In general, the scale is tilted heavily in favor of employers during a union drive. Especially at places like Amazon, where body-breaking workloads ensure consistently high employee turnover, it is exceedingly difficult for workers to make it through the kind of yearlong marathon that workers in Bessemer have endured just to get to this point, including meeting covertly and reaching out to a union, getting at least 30% of their coworkers to sign union authorization cards, securing an election vote with the NLRB, and combating their employer’s union busting efforts every step of the way. This is to say nothing of the fight that still lies ahead if the union vote is successful—many new unions are subjected to decertification challenges and tactical delays by employers during bargaining to the point that they never even reach a first contract.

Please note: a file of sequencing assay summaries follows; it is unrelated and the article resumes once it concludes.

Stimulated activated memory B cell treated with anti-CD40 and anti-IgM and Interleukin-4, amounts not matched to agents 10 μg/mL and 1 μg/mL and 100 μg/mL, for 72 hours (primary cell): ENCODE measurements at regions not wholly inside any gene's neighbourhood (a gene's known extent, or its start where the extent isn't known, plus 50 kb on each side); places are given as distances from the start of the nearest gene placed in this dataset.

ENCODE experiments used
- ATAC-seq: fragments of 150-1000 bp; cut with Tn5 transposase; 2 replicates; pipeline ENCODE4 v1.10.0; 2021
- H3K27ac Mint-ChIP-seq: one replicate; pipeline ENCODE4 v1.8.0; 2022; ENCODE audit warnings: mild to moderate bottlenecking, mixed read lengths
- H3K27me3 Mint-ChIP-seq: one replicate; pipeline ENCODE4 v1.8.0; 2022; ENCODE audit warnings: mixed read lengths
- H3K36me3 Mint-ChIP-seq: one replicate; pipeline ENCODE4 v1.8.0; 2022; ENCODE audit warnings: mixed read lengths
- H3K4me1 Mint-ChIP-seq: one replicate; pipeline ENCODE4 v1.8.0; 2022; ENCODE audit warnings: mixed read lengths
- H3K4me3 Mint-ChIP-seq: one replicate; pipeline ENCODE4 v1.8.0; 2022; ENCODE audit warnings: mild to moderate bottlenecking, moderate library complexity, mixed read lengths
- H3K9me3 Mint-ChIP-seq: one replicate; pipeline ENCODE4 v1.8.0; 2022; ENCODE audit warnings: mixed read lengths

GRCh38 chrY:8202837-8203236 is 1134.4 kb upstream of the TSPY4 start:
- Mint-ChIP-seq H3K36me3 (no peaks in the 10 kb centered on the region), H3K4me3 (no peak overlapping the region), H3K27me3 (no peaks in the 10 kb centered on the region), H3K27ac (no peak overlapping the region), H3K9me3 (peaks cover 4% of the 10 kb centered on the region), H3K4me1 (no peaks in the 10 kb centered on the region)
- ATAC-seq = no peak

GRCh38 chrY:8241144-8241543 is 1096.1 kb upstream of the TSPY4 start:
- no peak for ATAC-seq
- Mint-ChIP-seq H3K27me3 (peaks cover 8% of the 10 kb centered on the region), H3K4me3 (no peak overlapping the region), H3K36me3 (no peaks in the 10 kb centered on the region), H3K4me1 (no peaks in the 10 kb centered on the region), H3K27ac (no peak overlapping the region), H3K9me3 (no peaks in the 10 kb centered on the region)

They change employee schedules, including mine, while you’re sleeping. We lay down, thinking we have to be in at a certain time, only to wake up and find out you need to be in an hour early.

Darryl Richardson, an amazon employee in Bessemer, Alabama

Not only can companies legally force workers to attend the captive-audience meetings described by Foster, but illegal political tactics—like threatening to move their shop or contact immigration officials as a way of retaliating against workers who speak up—are hard to combat. Employers can also violate a plethora of labor laws, such as firing employees for organizing, without much consequence. This is partly because penalties for such violations (like companies being required to hang a blue-and-white sign in their workplace stating they have previously broken state or federal labor laws) are not sufficiently steep. It is also because the legal process for holding employers accountable and securing restitution (if one’s right to pursue that process wasn’t signed away at the start of employment) is long, arduous, and often prohibitively expensive.